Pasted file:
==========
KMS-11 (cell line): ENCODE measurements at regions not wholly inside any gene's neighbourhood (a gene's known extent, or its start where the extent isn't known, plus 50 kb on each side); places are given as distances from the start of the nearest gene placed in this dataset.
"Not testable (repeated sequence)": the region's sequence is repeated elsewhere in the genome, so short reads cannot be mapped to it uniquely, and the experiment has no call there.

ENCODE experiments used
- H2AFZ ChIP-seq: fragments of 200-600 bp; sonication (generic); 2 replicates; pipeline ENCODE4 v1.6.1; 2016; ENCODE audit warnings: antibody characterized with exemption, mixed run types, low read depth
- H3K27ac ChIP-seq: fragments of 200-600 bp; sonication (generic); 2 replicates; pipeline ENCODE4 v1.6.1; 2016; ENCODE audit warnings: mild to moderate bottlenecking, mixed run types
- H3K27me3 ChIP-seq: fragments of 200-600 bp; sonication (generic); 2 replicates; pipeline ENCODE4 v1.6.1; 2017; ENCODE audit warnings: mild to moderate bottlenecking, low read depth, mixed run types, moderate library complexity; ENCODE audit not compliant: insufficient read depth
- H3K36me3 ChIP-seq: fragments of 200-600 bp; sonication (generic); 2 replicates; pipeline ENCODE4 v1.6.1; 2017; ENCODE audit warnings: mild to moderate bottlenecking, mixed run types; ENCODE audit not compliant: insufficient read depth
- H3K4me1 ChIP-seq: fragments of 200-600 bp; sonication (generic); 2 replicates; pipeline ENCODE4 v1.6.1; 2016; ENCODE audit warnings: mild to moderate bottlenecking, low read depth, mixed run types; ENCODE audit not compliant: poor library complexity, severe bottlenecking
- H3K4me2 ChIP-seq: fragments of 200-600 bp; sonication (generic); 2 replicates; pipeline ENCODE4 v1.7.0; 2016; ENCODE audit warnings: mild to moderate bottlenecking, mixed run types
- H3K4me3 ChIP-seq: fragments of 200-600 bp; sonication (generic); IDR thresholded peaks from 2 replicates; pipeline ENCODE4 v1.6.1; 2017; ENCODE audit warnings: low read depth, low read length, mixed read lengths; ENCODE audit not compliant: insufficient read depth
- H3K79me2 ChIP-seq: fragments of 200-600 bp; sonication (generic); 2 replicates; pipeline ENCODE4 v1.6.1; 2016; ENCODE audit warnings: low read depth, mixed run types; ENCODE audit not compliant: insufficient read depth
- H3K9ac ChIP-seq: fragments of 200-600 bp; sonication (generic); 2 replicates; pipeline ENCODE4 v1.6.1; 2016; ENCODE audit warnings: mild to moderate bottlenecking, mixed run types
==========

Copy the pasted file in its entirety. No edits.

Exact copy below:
KMS-11 (cell line): ENCODE measurements at regions not wholly inside any gene's neighbourhood (a gene's known extent, or its start where the extent isn't known, plus 50 kb on each side); places are given as distances from the start of the nearest gene placed in this dataset.
"Not testable (repeated sequence)": the region's sequence is repeated elsewhere in the genome, so short reads cannot be mapped to it uniquely, and the experiment has no call there.

ENCODE experiments used
- H2AFZ ChIP-seq: fragments of 200-600 bp; sonication (generic); 2 replicates; pipeline ENCODE4 v1.6.1; 2016; ENCODE audit warnings: antibody characterized with exemption, mixed run types, low read depth
- H3K27ac ChIP-seq: fragments of 200-600 bp; sonication (generic); 2 replicates; pipeline ENCODE4 v1.6.1; 2016; ENCODE audit warnings: mild to moderate bottlenecking, mixed run types
- H3K27me3 ChIP-seq: fragments of 200-600 bp; sonication (generic); 2 replicates; pipeline ENCODE4 v1.6.1; 2017; ENCODE audit warnings: mild to moderate bottlenecking, low read depth, mixed run types, moderate library complexity; ENCODE audit not compliant: insufficient read depth
- H3K36me3 ChIP-seq: fragments of 200-600 bp; sonication (generic); 2 replicates; pipeline ENCODE4 v1.6.1; 2017; ENCODE audit warnings: mild to moderate bottlenecking, mixed run types; ENCODE audit not compliant: insufficient read depth
- H3K4me1 ChIP-seq: fragments of 200-600 bp; sonication (generic); 2 replicates; pipeline ENCODE4 v1.6.1; 2016; ENCODE audit warnings: mild to moderate bottlenecking, low read depth, mixed run types; ENCODE audit not compliant: poor library complexity, severe bottlenecking
- H3K4me2 ChIP-seq: fragments of 200-600 bp; sonication (generic); 2 replicates; pipeline ENCODE4 v1.7.0; 2016; ENCODE audit warnings: mild to moderate bottlenecking, mixed run types
- H3K4me3 ChIP-seq: fragments of 200-600 bp; sonication (generic); IDR thresholded peaks from 2 replicates; pipeline ENCODE4 v1.6.1; 2017; ENCODE audit warnings: low read depth, low read length, mixed read lengths; ENCODE audit not compliant: insufficient read depth
- H3K79me2 ChIP-seq: fragments of 200-600 bp; sonication (generic); 2 replicates; pipeline ENCODE4 v1.6.1; 2016; ENCODE audit warnings: low read depth, mixed run types; ENCODE audit not compliant: insufficient read depth
- H3K9ac ChIP-seq: fragments of 200-600 bp; sonication (generic); 2 replicates; pipeline ENCODE4 v1.6.1; 2016; ENCODE audit warnings: mild to moderate bottlenecking, mixed run types